Several years ago, Air New Zealand hired thirty people to act as “cranial billboards”. Their heads were shaved and given temporary tattoos with the words “Need a change? Head down to New Zealand”. The price for two weeks of cranial advertising: a round trip ticket to New Zealand worth $1,200, or $777 in cash.
How do you feel about this? Is this perfectly fair, a straight market transaction, or has something gone wrong here?
If you think cranial billboards are OK, how about prison cell upgrades? In Santa Ana, California, non-violent offenders can pay for a clean quiet cell away from the non-paying inmates. The price? A mere $82 per night.
How about paying someone to stand in line for a Congressional hearing (c. $60) or to queue for a free ticket to see Shakespeare in Central Park (up to $125)? Or paying students to do well in exams, or HIV-carrying mothers to have long-term contraception? Or fighting foreign wars by proxy, through the private security contractors which now outnumber the American troops in Iraq and Afghanistan?
These examples, and dozens of others, come from Michael Sandel’s recently published book What Money Can’t Buy. Sandel teaches political philosophy at Harvard. His course on justice has become one of the most widely viewed lecture series on the web.
He gave the Reith lectures in 2009, has been feted in the Guardian, and spoke at the Labour Party conference last year, so you might be forgiven for thinking that he is a man of the left. But you would be wrong: in fact this is a profoundly small-c conservative book, which should be read by all Conservatives.
As Sandel shows, there is now frighteningly little, at least in the USA, that money can’t buy. Whole areas of human life (and indeed death) have become subsumed by economic thinking, priced and marketised. The result, he argues, has not merely been to upend existing cultural norms and expectations; it has fed into, and in turn been fed by, the increasing difficulty of having an intelligent public conversation about serious issues.
In his words: “At a time when political argument consists mainly of shouting matches on cable television, partisan vitriol on talk radio, and ideological food fights on the floor of Congress, it’s hard to imagine a reasoned public debate about such moral questions as the right way to value procreation, children, education, health, the environment, citizenship and other goods…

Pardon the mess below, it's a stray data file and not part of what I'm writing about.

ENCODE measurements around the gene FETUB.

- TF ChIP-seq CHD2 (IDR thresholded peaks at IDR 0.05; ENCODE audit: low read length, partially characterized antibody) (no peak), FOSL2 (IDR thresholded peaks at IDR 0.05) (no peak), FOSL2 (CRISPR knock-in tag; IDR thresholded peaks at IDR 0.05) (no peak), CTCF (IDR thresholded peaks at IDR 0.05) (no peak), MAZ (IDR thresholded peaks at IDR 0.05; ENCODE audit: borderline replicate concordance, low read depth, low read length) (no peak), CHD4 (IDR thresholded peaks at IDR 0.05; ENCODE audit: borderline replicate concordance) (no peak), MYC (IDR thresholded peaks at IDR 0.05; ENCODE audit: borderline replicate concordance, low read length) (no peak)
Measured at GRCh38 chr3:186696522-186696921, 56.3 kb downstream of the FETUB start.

“The problem with our politics is not too much moral argument, but too little. Our politics is overheated because it is mostly vacant, empty of moral and spiritual content. It fails to engage with big questions that people care about.”
Of course, the USA is not the UK, and public discourse in this country is not, or not yet, as truncated and rancorous as it is in America. And many people, including many Conservatives, may wonder whether there is really much of a problem here.
After all, what’s wrong with people exercising economic choices freely? Doesn’t the Efficient Markets Hypothesis show that this is both maximally efficient and maximally good for human welfare? Would anyone want to return to a world of national state-owned telecoms or airline monopolies? Haven’t we learned from the collapse of communism that capitalism and free markets are the only game in town?
And there may be more specific cause for concern. After all, wasn’t it Margaret Thatcher who opened up cosy cartels in finance, freed labour markets and privatised who industries? Many on the left are only too happy to try to pin the blame for our present discontents on the liberalisation of the 1980s.
However tempting these thoughts may be, in fact they perfectly exemplify Sandel’s argument. Yes, we should have a general preference for freedom of choice. But, as I have argued in my paper on Crony Capitalism, that doesn’t mean we are forced into a neo-liberal or libertarian conception of free markets, in which humans are economic automata, culture is ignored and utilitarianism rules.
Yes, Mrs Thatcher liberalised markets and busted cartels. But this came at a time when marginal tax rates were as high as 83%, and you could not take more than £50 out of the country without a permit. We can be sure that Mrs T would have vigorously denounced the way in which financial markets and debt were allowed to run rampant after 1997.
In other words, these issues are complex and serious, and demand serious and careful public consideration. We can’t address them by swapping slogans and soundbites, and the fact that so many people in politics and the media seem happy to do so does not merely miss that opportunity; it evinces a profoundly insulting attitude to the general public, which further undermines public confidence and trust.
By contrast, Sandel’s book sets its face against neo-liberalism, and celebrates human instincts, human practice and human culture. To be sure, its project is still incomplete. In particular, it does not give us a general account of why some markets fit our moral intuitions, and some do not.
A wider picture would also discuss the fascinating psychological literature on how images of money and wealth prime humans to become more selfish and individualistic, and it would address how different moral reactions are centred on ideas of autonomy, community and the sacred.
But even as its stands Sandel’s book is profoundly Burkean, and profoundly conservative. Its wealth of examples sets the scene for the much wider debate we need. And for that we should be profoundly grateful.